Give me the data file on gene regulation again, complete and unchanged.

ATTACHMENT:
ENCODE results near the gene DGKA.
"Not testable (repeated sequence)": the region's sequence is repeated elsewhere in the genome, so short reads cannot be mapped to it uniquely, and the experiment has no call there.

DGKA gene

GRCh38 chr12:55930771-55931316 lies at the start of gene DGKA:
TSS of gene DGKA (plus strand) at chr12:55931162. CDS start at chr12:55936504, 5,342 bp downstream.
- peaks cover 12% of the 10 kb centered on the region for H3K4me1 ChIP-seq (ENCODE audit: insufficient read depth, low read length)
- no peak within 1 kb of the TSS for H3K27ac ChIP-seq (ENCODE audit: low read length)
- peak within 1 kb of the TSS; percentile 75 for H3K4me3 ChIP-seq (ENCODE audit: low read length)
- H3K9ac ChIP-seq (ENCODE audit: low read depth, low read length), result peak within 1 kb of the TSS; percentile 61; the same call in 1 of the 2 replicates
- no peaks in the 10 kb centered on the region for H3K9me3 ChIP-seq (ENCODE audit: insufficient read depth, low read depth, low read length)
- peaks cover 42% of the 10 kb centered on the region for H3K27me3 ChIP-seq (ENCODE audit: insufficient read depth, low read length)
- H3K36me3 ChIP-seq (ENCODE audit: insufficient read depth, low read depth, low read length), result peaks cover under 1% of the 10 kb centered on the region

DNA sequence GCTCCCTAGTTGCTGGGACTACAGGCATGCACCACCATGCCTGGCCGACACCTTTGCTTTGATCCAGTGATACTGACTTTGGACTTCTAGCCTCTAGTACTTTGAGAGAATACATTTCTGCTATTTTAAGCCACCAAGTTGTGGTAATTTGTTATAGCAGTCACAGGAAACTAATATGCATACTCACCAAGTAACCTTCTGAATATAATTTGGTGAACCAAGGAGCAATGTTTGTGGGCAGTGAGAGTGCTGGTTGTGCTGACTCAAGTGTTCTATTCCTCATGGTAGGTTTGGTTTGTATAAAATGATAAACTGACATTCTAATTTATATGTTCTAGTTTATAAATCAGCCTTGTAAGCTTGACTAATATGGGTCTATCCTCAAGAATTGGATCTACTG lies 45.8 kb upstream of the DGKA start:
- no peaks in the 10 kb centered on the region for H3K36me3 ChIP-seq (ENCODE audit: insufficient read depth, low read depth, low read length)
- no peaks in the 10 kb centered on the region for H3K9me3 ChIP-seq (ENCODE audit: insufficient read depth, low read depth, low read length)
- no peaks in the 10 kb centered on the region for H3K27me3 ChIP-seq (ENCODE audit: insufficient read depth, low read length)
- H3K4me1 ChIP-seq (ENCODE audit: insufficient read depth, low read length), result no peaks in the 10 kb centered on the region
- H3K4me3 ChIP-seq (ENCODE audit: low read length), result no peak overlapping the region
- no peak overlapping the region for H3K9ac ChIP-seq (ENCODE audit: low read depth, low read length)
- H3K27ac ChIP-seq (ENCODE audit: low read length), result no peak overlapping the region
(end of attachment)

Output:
ENCODE results near the gene DGKA.
"Not testable (repeated sequence)": the region's sequence is repeated elsewhere in the genome, so short reads cannot be mapped to it uniquely, and the experiment has no call there.

DGKA gene

GRCh38 chr12:55930771-55931316 lies at the start of gene DGKA:
TSS of gene DGKA (plus strand) at chr12:55931162. CDS start at chr12:55936504, 5,342 bp downstream.
- peaks cover 12% of the 10 kb centered on the region for H3K4me1 ChIP-seq (ENCODE audit: insufficient read depth, low read length)
- no peak within 1 kb of the TSS for H3K27ac ChIP-seq (ENCODE audit: low read length)
- peak within 1 kb of the TSS; percentile 75 for H3K4me3 ChIP-seq (ENCODE audit: low read length)
- H3K9ac ChIP-seq (ENCODE audit: low read depth, low read length), result peak within 1 kb of the TSS; percentile 61; the same call in 1 of the 2 replicates
- no peaks in the 10 kb centered on the region for H3K9me3 ChIP-seq (ENCODE audit: insufficient read depth, low read depth, low read length)
- peaks cover 42% of the 10 kb centered on the region for H3K27me3 ChIP-seq (ENCODE audit: insufficient read depth, low read length)
- H3K36me3 ChIP-seq (ENCODE audit: insufficient read depth, low read depth, low read length), result peaks cover under 1% of the 10 kb centered on the region

DNA sequence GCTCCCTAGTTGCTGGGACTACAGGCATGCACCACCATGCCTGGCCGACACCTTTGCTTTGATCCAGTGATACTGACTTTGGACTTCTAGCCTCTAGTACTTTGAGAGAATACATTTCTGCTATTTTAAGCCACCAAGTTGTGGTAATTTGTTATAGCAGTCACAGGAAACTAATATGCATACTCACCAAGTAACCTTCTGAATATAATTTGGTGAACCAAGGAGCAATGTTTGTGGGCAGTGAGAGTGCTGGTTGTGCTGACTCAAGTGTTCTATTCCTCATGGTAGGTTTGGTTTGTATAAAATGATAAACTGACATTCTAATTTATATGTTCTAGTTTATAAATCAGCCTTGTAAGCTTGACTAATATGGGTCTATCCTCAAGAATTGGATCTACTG lies 45.8 kb upstream of the DGKA start:
- no peaks in the 10 kb centered on the region for H3K36me3 ChIP-seq (ENCODE audit: insufficient read depth, low read depth, low read length)
- no peaks in the 10 kb centered on the region for H3K9me3 ChIP-seq (ENCODE audit: insufficient read depth, low read depth, low read length)
- no peaks in the 10 kb centered on the region for H3K27me3 ChIP-seq (ENCODE audit: insufficient read depth, low read length)
- H3K4me1 ChIP-seq (ENCODE audit: insufficient read depth, low read length), result no peaks in the 10 kb centered on the region
- H3K4me3 ChIP-seq (ENCODE audit: low read length), result no peak overlapping the region
- no peak overlapping the region for H3K9ac ChIP-seq (ENCODE audit: low read depth, low read length)
- H3K27ac ChIP-seq (ENCODE audit: low read length), result no peak overlapping the region